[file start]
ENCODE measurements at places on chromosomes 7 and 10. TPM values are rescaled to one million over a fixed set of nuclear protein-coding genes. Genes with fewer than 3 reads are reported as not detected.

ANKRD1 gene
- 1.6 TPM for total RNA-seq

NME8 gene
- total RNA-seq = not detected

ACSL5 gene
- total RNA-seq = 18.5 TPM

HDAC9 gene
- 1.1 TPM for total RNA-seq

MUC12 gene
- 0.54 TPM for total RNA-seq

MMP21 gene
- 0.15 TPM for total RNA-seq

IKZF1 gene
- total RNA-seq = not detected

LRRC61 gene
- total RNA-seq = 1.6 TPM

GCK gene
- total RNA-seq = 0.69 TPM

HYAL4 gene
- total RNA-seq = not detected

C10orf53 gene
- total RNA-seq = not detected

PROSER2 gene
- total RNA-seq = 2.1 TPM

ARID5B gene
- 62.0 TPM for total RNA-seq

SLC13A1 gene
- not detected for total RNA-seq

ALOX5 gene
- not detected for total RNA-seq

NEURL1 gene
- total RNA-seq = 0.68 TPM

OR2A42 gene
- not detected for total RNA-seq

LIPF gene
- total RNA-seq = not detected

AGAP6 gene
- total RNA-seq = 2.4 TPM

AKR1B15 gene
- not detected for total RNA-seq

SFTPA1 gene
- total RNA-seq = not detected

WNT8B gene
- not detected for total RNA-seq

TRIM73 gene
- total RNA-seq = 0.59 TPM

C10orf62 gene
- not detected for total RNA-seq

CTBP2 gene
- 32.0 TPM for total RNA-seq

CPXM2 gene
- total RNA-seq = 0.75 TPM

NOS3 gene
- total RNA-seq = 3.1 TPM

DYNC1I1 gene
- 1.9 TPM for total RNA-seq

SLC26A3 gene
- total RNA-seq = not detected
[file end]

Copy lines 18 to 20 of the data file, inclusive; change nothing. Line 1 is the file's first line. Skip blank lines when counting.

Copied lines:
GCK gene
- total RNA-seq = 0.69 TPM

HYAL4 gene